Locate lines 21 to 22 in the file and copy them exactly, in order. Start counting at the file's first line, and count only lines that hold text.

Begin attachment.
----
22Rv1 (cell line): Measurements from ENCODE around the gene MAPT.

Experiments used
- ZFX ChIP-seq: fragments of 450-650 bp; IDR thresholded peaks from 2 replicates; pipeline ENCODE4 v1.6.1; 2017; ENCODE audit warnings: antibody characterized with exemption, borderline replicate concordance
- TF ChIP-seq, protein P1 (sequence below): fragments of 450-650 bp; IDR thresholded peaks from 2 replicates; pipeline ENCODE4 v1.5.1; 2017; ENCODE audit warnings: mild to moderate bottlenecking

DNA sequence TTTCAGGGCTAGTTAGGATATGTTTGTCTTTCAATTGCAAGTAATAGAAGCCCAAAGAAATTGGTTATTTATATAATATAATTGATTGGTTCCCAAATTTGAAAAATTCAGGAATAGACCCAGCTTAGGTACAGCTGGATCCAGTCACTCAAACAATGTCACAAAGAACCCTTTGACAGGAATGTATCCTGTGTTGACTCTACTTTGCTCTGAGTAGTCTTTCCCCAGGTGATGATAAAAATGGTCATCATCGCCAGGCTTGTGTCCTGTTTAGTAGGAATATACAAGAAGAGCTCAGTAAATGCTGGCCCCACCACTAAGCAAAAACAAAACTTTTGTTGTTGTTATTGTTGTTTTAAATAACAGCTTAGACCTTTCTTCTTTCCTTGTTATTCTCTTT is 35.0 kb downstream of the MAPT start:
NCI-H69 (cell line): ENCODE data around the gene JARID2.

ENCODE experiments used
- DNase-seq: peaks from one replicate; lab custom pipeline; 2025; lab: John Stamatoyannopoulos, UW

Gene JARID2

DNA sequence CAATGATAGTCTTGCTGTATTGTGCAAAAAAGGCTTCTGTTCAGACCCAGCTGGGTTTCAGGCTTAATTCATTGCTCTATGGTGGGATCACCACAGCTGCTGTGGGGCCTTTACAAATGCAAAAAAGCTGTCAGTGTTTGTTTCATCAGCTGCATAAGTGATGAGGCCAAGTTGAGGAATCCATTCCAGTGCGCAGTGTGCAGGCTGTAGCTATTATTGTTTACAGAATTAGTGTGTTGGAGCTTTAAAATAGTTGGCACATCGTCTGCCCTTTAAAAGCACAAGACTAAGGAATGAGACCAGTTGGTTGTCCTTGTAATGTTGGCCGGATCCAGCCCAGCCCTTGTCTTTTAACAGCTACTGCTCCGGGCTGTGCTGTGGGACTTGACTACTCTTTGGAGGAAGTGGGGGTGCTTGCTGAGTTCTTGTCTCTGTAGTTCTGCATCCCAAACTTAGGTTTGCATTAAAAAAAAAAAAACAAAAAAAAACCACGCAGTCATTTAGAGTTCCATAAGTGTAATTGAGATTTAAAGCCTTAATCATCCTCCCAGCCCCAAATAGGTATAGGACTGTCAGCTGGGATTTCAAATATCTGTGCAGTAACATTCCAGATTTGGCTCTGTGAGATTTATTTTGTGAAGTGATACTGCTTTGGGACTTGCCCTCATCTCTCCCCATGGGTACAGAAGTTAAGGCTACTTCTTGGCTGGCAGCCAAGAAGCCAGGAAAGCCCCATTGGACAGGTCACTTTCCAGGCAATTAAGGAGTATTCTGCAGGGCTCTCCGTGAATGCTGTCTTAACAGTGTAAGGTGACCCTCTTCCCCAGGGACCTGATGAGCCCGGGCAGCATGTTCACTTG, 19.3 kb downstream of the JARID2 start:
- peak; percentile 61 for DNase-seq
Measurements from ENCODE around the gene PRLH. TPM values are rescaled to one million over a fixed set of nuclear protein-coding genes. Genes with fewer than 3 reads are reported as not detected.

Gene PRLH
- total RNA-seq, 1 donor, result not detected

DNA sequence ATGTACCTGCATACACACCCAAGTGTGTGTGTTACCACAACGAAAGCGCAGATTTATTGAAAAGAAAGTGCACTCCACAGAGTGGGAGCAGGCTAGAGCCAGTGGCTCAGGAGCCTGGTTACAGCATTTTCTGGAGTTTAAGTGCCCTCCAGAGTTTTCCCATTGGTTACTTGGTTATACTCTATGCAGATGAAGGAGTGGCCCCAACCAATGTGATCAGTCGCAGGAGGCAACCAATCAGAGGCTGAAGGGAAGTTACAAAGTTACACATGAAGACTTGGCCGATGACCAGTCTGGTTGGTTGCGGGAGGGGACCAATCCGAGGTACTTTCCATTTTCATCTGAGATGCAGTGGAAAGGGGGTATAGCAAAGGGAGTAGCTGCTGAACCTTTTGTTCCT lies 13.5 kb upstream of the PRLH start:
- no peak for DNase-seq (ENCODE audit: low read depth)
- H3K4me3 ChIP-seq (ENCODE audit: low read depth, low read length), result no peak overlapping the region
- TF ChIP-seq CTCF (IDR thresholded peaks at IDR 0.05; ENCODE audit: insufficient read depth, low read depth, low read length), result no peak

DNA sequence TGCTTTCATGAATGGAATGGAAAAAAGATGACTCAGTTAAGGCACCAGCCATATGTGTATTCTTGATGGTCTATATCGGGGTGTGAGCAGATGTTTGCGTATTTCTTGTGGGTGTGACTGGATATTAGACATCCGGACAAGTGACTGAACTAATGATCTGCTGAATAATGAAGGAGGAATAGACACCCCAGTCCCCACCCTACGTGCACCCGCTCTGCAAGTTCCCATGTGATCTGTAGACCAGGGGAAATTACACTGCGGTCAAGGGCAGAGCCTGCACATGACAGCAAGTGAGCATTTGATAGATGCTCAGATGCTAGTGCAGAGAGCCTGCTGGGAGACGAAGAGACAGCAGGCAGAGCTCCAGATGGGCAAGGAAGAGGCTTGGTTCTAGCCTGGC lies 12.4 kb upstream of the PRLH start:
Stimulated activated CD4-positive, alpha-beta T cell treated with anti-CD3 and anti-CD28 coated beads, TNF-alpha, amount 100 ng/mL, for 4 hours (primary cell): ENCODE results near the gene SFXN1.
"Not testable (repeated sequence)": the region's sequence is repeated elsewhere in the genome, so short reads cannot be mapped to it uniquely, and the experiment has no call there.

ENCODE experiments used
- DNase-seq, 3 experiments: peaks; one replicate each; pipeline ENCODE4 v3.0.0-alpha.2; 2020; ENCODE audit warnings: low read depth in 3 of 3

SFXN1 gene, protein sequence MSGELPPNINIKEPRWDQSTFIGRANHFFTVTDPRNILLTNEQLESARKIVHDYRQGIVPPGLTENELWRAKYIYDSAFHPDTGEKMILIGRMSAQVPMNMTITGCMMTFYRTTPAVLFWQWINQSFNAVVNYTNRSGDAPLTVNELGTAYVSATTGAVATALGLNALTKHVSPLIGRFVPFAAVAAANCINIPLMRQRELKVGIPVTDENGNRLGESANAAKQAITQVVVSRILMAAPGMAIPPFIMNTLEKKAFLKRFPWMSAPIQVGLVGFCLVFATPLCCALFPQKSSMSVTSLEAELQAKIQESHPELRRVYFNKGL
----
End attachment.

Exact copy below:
"Not testable (repeated sequence)": the region's sequence is repeated elsewhere in the genome, so short reads cannot be mapped to it uniquely, and the experiment has no call there.

ENCODE experiments used